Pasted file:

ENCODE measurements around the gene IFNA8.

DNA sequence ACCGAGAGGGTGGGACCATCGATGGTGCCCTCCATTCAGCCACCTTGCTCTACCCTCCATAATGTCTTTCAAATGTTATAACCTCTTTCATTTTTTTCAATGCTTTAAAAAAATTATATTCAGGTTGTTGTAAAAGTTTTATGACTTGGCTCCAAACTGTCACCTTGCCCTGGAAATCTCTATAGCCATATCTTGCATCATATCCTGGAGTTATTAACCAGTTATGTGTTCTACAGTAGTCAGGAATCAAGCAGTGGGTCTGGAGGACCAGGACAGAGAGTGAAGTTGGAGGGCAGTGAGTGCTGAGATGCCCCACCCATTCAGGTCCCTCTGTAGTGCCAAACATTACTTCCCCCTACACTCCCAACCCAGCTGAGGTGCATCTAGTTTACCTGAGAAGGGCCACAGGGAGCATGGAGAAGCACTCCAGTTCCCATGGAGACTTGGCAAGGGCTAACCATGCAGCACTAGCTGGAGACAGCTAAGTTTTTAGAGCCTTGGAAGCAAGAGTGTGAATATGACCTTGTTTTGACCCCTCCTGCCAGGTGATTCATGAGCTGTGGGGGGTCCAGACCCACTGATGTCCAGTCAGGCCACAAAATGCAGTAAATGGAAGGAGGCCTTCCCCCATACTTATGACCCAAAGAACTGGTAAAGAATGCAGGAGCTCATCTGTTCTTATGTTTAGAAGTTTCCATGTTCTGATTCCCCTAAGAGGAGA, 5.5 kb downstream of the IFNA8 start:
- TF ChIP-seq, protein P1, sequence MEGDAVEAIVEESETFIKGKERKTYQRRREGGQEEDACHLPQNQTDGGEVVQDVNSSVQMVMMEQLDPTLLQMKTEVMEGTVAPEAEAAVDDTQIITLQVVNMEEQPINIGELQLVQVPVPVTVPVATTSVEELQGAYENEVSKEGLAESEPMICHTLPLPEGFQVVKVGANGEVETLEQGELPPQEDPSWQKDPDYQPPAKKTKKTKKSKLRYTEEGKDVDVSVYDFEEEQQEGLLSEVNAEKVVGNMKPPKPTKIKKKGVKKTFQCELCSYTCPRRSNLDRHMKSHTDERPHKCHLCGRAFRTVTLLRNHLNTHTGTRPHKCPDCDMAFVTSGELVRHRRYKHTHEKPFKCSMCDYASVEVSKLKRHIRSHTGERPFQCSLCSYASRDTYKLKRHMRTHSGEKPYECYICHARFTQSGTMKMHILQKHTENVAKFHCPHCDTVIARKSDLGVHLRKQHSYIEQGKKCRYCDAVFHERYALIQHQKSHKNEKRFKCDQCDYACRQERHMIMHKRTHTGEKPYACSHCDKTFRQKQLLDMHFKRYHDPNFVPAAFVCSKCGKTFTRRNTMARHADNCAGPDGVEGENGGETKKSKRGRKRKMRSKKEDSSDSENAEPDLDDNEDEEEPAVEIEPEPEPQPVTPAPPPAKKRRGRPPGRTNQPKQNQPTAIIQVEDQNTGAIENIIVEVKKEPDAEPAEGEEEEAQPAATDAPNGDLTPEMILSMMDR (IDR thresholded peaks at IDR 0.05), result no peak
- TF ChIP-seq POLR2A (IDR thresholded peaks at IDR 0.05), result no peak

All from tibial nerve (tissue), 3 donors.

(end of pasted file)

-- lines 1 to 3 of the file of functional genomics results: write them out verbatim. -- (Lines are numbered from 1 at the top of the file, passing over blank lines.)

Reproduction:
ENCODE measurements around the gene IFNA8.

DNA sequence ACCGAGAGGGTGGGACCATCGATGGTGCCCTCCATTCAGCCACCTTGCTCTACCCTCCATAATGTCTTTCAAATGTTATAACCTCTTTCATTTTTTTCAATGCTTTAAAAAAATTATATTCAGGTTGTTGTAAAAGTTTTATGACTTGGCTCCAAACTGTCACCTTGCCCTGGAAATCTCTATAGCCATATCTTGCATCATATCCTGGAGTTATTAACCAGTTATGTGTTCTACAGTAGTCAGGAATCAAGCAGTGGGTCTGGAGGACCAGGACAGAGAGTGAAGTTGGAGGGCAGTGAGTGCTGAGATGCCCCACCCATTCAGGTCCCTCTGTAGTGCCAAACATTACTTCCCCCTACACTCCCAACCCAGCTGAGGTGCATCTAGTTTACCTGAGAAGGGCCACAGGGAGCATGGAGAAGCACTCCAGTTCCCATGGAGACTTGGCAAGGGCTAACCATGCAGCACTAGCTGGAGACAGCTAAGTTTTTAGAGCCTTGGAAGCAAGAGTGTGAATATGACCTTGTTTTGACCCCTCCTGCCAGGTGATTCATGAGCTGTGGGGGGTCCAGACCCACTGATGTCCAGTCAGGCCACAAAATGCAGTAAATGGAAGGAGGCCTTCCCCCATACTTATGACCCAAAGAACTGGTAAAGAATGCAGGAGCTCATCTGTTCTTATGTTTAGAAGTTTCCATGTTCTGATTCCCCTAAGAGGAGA, 5.5 kb downstream of the IFNA8 start:
- TF ChIP-seq, protein P1, sequence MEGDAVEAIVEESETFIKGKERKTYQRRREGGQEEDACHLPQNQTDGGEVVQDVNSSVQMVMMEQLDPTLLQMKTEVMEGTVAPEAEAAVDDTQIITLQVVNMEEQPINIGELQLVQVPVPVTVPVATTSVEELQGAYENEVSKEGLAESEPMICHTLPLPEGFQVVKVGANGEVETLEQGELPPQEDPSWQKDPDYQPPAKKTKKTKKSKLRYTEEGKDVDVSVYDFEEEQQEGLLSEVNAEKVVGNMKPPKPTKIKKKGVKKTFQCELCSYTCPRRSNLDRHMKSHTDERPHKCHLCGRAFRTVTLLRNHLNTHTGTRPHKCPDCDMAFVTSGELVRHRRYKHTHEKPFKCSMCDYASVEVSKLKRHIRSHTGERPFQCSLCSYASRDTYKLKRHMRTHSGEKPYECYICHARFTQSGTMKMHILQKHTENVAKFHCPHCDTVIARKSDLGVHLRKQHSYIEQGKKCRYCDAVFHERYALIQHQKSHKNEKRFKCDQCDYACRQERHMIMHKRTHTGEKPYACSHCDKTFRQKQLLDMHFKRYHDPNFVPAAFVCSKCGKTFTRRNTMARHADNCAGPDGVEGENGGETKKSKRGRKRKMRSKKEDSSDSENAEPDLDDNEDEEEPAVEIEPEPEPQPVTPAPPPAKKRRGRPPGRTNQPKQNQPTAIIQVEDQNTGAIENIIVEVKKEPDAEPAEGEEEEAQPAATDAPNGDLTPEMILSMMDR (IDR thresholded peaks at IDR 0.05), result no peak